This game is great fun unless you’re a mind reader, and you know who everyone is. It wasn’t so bad being a spy, because we always knew everyone’s roles anyway, but my competitive nature always over-ruled the fairness of knowing who was who, so I knew the spies right off the bat, and, unless I was on the team, they always lost.

Then, as a spy, I always knew what the other team was thinking about who might be who, so I could play to their strategies and deceive them with lies. It bothered me just a little that I was so good at lying, but not enough to stop. Needless to say, I was always on the winning team.

A couple of the guys weren’t happy with that, so we played some other games. One was called Code Names. I tried really hard not to cheat, but when someone thinks about a  word you’re supposed to guess, and gives the clues for that, I can’t help but pick it up and shout it out.

Once again, my team always won.

Chris kept telling me in his mind to stop listening and play fair. I really tried to do that, but it’s a lot harder than you’d think.

Later, after one of the couples left, someone suggested playing a few rounds of Texas Hold’em. It had been a while since I’d last played poker, and I couldn’t hold back my enthusiasm for the game.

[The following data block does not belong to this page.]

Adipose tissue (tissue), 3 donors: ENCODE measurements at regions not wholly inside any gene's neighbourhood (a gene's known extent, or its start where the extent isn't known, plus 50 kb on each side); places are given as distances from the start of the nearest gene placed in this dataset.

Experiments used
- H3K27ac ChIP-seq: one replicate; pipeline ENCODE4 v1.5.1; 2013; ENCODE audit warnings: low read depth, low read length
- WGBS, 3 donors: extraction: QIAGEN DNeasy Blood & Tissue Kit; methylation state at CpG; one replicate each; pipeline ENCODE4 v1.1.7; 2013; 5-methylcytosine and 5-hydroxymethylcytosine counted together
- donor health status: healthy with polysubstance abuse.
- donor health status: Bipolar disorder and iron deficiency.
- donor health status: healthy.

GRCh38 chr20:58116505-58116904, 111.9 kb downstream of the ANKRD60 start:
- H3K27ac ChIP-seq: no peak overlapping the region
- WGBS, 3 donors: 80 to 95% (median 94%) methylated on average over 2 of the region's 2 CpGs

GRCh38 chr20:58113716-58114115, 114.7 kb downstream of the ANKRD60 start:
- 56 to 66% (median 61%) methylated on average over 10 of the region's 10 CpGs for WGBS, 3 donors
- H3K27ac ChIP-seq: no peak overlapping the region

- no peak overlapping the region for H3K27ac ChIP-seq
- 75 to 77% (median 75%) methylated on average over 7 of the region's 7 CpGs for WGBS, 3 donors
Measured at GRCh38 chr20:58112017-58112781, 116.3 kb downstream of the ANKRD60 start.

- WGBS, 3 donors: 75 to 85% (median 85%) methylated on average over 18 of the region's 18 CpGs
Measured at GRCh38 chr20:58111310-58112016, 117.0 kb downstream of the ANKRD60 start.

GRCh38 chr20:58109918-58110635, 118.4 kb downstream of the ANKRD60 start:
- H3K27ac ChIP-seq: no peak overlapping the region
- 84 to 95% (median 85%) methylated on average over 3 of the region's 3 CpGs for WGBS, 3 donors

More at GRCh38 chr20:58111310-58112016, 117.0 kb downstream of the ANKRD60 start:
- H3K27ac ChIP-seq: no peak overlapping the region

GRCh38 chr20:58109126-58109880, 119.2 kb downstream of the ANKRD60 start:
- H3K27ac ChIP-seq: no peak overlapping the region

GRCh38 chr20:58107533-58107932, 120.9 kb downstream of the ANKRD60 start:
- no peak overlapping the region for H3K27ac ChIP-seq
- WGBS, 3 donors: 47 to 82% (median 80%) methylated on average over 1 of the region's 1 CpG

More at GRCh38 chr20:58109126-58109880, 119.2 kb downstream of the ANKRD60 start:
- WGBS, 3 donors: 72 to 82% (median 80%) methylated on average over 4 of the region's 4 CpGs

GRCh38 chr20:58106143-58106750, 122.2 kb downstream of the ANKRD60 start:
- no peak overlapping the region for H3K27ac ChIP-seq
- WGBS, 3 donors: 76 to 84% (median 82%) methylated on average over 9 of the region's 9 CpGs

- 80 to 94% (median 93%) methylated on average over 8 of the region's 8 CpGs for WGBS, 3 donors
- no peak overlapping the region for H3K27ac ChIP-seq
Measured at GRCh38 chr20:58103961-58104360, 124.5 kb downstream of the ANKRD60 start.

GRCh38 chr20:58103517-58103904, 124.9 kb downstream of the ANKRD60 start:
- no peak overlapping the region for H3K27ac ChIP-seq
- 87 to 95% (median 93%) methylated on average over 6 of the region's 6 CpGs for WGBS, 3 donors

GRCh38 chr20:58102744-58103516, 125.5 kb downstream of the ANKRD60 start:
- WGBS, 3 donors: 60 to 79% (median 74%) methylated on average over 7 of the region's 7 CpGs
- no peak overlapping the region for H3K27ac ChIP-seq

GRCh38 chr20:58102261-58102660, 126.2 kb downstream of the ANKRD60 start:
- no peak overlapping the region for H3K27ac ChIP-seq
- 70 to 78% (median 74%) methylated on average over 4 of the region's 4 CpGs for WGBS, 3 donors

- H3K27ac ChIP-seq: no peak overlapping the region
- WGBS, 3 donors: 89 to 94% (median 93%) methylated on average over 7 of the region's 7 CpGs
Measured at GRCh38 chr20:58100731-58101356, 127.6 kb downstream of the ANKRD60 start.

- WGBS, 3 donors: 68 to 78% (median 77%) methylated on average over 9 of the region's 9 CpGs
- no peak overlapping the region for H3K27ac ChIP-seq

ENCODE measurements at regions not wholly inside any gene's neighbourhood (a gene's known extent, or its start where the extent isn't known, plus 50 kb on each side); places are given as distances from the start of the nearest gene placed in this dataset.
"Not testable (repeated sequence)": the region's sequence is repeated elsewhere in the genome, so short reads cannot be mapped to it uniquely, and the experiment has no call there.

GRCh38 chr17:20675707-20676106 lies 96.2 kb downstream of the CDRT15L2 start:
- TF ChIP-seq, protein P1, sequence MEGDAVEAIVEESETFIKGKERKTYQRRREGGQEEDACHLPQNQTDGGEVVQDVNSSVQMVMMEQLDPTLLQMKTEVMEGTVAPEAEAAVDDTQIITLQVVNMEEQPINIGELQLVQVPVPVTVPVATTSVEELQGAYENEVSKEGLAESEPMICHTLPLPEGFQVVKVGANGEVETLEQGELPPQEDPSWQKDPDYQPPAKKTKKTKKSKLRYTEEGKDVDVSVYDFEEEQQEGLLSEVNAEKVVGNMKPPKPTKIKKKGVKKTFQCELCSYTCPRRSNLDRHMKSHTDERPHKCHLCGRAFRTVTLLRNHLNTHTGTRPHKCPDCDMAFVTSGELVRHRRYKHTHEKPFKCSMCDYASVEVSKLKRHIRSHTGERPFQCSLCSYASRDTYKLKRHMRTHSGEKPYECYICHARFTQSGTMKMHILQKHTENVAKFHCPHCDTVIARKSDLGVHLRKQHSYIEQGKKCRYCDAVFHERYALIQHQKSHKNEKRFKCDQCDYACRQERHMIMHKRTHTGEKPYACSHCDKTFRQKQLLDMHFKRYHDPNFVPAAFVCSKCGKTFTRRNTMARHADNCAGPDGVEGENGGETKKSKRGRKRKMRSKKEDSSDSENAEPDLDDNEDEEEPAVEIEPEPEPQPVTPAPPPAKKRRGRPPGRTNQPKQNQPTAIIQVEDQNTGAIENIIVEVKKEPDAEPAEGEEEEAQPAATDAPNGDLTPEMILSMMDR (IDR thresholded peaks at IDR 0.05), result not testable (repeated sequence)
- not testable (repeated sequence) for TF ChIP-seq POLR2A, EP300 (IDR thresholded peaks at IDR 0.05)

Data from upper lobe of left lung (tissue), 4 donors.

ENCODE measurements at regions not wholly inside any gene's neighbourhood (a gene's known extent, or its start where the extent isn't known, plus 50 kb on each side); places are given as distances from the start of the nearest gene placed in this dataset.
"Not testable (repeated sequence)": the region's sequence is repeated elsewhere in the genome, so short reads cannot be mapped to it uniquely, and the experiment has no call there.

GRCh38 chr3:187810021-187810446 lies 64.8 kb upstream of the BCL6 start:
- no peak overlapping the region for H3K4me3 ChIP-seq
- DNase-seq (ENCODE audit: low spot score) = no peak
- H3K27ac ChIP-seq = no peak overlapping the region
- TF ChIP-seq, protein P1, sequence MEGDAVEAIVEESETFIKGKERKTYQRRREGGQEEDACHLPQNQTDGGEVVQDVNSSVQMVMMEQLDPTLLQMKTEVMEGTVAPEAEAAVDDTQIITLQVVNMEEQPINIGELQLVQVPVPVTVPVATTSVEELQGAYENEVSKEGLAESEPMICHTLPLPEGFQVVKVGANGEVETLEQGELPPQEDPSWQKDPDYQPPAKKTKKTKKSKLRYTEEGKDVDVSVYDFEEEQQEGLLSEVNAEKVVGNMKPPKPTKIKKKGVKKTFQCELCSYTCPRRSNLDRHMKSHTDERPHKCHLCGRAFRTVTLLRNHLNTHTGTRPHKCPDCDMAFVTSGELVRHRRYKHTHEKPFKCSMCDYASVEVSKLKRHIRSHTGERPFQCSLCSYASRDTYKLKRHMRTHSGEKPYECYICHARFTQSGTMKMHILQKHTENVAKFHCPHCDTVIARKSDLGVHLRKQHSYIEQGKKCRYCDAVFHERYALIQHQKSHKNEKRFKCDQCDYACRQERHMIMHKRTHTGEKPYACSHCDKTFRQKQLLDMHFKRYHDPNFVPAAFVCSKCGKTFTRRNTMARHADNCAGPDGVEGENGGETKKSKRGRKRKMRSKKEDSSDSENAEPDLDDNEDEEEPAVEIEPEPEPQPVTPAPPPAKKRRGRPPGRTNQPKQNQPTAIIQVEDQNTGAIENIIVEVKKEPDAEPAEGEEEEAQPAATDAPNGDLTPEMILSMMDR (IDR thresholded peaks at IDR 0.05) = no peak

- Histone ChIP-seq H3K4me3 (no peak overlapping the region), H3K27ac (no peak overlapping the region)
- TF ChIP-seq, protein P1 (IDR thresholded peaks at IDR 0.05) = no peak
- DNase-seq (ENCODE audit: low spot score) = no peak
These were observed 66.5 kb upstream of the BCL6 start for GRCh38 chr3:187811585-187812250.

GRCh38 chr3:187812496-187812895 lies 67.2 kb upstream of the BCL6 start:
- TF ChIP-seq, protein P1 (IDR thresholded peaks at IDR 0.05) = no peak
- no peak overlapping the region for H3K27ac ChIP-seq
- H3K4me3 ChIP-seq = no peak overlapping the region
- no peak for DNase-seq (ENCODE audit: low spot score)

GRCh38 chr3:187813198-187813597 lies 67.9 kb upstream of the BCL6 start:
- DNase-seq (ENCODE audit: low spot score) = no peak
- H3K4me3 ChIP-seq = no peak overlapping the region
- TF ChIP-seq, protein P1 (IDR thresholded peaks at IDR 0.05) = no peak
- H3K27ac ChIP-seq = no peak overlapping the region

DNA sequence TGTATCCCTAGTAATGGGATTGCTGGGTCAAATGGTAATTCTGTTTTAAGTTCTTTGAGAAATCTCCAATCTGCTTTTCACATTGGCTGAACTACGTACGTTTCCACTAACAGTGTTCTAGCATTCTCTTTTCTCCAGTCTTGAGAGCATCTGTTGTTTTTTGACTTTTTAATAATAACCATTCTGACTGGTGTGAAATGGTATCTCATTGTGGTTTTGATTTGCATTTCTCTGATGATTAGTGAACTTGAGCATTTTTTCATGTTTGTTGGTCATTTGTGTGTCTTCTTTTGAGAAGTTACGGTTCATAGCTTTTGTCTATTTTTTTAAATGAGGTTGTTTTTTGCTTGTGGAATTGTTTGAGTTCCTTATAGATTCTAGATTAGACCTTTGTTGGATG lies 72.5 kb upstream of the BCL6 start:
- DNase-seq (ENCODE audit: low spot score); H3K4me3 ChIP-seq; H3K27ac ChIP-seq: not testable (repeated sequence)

Chris shot me a warning glance, but I ignored him. We weren’t playing for money, so what was the harm? It ended up being a lot more fun than the other games for me, mostly because it wasn’t so cut and dry. I did end up winning all the chips pretty fast, and I was declared the king of poker.

I didn’t mind too much, but the hosting couple was thinking that they weren’t going to invite me and Chris to game night… EVER again. That kind of hurt my feelings. But, on the bright side, at least no one accused me of cheating.

As we left, one of the women suggested that Chris and I try to get on one of those game shows. With me in the mix, we’d probably win everything.

We all laughed, but her husband was already planning a trip to Las Vegas. He was thinking about paying my way, and ready to put down his life’s savings so I could win him a few million dollars playing poker.

He never said it out loud, but once he got the logistics figured out, he’d come up with a plan. He thought he’d have to split the winnings with me so I’d go along with it, say…80/20, but he could do that.

Before he got too carried away, I spoke up. “I could probably make quite a haul in Vegas, right?” They mostly nodded. “Maybe someday I’ll enter a poker tournament, but for now, that’s the last thing I want to do. Too much pressure… you know?”

He mostly got the message, but he wasn’t about to give up the idea.

In the end, I don’t think we’ll get invited back to game night.